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High School Notebook

Underclassmen Come to Defense as Crespi Tries to Defend Its Title

November 25, 1987|STEVE ELLING | Times Staff Writer

With Times All-Valley nose guard Kyle Cummings sidelined because of a nagging ankle injury, Crespi used some new faces to shore up the position in Friday's 38-32 win over Riverside Poly.

The Celts used five different players to try to stop Poly's ground attack, specifically fullback John Gumpf, who rushed for a team-high 108 yards in 23 carries.

Cummings' replacements were all underclassmen, which is nothing new--Crespi starts eight underclassmen on defense.

"It's great for experience, but other than that, I don't think it's necessarily a good thing," Crespi Coach Bill Redell said.

Ever since the Celts' 38-14 win over Alemany four weeks ago, Crespi has used two underclassmen on the defensive line, three at linebacker and three at defensive back.

Because of injuries to other starters, Redell has been forced to insert inexperienced players. Crespi lost safety John Goetz, a senior, to a shoulder injury two weeks ago. Cornerback-quarterback Rob O'Byrne broke his right arm in the Alemany game.

In the win over Poly, Redell used six sophomores on defense, four of whom were playing in their first varsity game.

"That's one of the drawbacks of being at a school with 500 students," he said.

Ineligible?: Cleveland Principal Ida May Windham is expected to rule today on the appeal of basketball player Michael Gray, who might be academically ineligible for the first 10 weeks of the season because he failed a government class. City Section rules mandate that for students to participate in extracurricular activities they maintain a C average with no failing grades. Gray, a 6-0 senior guard, signed a letter of intent with Long Beach State during the early signing period this month. He averaged 13 points a game last season for Cleveland, which was 20-4 and advanced to the City Section 4-A Division final. Gray, an excellent outside shooter, was expected to benefit from the three-point rule, which goes into effect this season.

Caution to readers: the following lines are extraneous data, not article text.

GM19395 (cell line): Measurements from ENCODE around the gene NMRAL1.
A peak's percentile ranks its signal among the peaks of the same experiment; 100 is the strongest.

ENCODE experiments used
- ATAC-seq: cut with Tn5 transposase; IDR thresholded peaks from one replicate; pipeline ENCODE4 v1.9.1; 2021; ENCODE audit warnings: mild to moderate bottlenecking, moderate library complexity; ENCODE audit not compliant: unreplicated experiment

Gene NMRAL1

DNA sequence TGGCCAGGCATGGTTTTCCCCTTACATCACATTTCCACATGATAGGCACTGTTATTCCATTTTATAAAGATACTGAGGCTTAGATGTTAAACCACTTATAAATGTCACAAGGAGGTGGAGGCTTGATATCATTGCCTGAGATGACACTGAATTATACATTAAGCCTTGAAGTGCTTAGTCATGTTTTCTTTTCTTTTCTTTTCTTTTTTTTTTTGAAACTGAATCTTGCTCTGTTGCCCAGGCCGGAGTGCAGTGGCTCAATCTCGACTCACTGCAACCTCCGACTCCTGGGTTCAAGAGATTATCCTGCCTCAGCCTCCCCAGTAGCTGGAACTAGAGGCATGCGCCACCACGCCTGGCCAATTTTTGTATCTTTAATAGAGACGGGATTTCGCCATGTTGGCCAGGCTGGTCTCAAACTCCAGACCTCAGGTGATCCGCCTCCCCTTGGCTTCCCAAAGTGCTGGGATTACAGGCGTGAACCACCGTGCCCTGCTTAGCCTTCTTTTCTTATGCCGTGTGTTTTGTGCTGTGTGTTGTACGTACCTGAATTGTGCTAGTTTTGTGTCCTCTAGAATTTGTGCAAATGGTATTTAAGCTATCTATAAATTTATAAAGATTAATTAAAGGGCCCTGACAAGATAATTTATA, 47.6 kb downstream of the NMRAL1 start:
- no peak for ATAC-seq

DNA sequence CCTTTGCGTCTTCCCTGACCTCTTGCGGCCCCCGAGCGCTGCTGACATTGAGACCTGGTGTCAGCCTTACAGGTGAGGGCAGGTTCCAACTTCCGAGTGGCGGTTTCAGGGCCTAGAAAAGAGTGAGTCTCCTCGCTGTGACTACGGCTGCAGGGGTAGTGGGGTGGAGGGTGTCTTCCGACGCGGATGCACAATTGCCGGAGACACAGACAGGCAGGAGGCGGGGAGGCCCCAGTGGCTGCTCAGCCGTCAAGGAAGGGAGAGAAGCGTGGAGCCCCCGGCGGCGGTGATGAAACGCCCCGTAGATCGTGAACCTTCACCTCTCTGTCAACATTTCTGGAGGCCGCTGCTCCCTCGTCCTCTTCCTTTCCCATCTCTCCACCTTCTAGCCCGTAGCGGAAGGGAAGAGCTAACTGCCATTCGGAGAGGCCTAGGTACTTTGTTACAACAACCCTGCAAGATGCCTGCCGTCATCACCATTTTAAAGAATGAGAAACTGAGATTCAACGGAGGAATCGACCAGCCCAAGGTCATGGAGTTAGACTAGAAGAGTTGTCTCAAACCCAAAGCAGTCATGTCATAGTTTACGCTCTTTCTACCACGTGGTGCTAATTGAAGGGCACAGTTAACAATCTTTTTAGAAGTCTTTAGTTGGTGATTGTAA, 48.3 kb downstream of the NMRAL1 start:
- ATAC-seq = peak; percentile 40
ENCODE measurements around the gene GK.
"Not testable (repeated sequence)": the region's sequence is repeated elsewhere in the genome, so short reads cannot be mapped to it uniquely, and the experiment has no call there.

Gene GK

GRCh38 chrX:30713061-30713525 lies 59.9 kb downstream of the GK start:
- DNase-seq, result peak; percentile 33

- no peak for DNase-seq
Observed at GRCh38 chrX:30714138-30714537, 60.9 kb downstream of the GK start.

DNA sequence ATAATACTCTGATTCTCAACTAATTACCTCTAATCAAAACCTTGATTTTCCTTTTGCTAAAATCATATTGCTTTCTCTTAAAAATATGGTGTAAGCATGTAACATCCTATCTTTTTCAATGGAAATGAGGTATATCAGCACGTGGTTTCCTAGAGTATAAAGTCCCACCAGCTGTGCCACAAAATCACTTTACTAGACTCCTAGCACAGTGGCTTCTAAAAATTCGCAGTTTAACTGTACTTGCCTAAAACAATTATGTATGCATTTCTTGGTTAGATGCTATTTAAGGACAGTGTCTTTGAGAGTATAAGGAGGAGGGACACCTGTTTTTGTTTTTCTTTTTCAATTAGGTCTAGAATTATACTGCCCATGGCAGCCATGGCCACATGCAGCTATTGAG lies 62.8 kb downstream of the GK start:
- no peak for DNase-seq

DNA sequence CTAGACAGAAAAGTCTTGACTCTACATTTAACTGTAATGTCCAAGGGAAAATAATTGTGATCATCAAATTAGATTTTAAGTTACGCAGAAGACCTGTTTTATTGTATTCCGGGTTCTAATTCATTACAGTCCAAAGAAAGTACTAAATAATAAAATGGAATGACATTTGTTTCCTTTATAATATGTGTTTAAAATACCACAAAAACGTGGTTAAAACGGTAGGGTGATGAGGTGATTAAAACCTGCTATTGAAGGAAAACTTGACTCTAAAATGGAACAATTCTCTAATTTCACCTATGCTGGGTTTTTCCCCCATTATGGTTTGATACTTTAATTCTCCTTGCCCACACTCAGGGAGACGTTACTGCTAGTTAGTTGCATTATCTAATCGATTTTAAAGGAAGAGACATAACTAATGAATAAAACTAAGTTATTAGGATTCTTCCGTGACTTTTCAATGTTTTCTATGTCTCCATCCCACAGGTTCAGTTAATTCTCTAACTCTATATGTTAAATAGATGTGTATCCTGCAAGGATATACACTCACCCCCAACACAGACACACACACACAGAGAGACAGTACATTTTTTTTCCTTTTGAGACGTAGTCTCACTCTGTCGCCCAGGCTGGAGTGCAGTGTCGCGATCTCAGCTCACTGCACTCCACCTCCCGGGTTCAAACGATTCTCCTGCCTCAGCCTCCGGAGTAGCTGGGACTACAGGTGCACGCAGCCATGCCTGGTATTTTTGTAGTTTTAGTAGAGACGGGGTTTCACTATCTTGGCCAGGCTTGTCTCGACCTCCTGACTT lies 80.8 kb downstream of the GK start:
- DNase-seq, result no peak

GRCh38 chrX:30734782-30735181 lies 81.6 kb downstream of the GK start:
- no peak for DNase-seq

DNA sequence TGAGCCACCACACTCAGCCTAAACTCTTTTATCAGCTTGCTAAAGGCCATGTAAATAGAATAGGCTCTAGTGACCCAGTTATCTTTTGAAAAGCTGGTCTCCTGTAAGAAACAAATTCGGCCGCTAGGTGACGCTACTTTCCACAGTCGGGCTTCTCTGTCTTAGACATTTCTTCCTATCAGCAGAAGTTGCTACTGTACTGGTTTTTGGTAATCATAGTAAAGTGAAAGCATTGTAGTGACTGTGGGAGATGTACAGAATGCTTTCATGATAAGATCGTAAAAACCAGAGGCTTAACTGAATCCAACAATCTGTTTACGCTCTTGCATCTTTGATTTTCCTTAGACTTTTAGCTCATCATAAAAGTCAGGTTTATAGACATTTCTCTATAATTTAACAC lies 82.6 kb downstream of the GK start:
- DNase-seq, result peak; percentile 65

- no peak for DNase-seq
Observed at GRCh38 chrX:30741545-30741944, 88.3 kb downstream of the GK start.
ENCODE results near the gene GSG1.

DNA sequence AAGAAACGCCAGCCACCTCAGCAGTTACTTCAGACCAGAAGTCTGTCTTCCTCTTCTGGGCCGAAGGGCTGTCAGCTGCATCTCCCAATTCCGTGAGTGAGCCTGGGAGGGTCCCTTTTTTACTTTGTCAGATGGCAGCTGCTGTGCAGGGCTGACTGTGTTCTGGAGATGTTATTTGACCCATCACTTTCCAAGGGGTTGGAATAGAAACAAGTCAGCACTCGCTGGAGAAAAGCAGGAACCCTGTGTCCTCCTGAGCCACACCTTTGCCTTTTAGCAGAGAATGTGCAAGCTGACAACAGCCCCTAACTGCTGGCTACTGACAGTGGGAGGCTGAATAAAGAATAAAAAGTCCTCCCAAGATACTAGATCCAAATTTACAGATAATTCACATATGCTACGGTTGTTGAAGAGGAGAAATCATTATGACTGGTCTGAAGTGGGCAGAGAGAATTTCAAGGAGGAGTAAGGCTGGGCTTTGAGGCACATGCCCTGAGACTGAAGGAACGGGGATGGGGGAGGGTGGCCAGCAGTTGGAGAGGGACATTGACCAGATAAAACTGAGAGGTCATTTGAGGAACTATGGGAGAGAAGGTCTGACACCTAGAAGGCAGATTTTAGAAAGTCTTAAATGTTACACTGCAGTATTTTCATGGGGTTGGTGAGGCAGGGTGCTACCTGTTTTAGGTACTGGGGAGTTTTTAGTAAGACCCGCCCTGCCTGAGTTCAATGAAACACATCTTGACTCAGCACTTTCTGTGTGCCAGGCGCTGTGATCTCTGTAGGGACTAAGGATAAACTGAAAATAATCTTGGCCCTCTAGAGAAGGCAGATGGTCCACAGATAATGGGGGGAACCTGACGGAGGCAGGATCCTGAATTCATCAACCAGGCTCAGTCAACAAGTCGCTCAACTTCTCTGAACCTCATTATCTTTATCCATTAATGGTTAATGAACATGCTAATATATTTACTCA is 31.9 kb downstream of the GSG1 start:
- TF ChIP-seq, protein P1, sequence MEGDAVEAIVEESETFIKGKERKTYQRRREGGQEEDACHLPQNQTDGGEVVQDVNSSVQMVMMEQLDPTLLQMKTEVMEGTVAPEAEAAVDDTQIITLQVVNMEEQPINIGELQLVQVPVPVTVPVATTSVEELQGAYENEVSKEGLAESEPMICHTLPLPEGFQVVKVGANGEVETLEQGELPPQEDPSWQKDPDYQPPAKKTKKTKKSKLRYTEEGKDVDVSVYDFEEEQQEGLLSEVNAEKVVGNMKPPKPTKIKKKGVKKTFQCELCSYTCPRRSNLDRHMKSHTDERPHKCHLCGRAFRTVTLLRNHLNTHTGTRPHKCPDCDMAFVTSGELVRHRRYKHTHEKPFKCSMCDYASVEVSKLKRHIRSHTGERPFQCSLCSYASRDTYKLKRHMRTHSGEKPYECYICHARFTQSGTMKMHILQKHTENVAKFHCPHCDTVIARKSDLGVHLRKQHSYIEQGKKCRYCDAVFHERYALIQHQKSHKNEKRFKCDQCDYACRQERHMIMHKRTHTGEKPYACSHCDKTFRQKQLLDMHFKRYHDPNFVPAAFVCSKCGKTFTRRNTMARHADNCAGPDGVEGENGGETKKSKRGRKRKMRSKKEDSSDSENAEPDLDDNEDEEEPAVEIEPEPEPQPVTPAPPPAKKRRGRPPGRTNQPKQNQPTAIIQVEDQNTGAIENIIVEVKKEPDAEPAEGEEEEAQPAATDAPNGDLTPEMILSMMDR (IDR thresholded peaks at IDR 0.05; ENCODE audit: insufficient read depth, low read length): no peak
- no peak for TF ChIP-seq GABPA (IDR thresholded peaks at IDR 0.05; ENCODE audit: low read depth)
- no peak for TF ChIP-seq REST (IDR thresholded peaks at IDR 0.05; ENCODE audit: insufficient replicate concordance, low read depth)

Gray seems resigned to an unfavorable ruling, setting his sights toward rejoining the team in January.

"It's hard to just accept," he said Tuesday. "You've got to pick your head up. When you're trying to make something of yourself, there are a lot of obstacles. I let one get in my way."

That's the way it is: Canoga Park Coach Rudy Lugo was disappointed but philosophical after the Hunters lost a tiebreaker to Locke at Fairfax High on Monday.

The win gave Locke (6-3) the final berth in the City 3-A Division playoffs that begin Dec. 4. Canoga Park finished the season with a 6-3 record.

In the tiebreaker format, the teams start at the 50-yard line and alternate plays until each team has run a total of eight. The team that scores the most points or penetrates the farthest into the opposition's territory wins.

"You can't help but walk away from something like that unhappy," Lugo said of the tiebreaking format. "No coach wants to be in a situation where winner takes all after 16 plays.

"But we have no one to blame but ourselves. That's the way it is and we have to live with it."

At the end of 16 plays, the ball was on Canoga Park's 30-yard line, giving Locke the victory.

So long, single-wing: It looks like Harvard's single-wing offense will last no longer than a single season. After the Saracens were eliminated by Bloomington, 39-13, in the first round of the Desert-Mountain Conference playoffs, Coach Gary Thran considered scrapping the old-fashioned offense and getting a good old-fashioned quarterback for next season.

"We've got a pretty solid kid--Scott Collins--coming up from the sophomore team who we think is going to come around at quarterback," Thran said. "I really feel we're going to go back to the conventional offense."

Tailback Marty Holly, the pilot of the single-wing, rushed for 1,169 yards and 15 touchdowns but passed for only 318 yards and a touchdown. Holly also got clobbered, running the ball on nearly every down. But the junior would just as soon wing it again next season.

"This year was really an experiment," Holly said. "But it was fairly successful. We moved the ball well. My body took a beating this season, but, yeah, I'd want to do it again."

Basketball: In his team's scrimmage Tuesday against Marmonte League champion Simi Valley, Saugus Coach John Clark planned to play his new center, Justin Scott, against Simi Valley's talented 6-10 center Don MacLean. Scott, a 6-7 transfer from Washington state, is Saugus' tallest player since 1980.

Actually, Scott was the Centurions' tallest player. He won't be suiting up against Simi Valley--or anyone else this season. Scott was declared ineligible last week by the Southern Section office because he already has attended eight semesters of high school.

"He's only played two years of high school basketball and only one year on varsity," said Clark, who coached the Centurions to their first 3-A championship last year after entering the playoffs as a wild-card team. "He's a 17-year-old senior and he's right where he's supposed to be."

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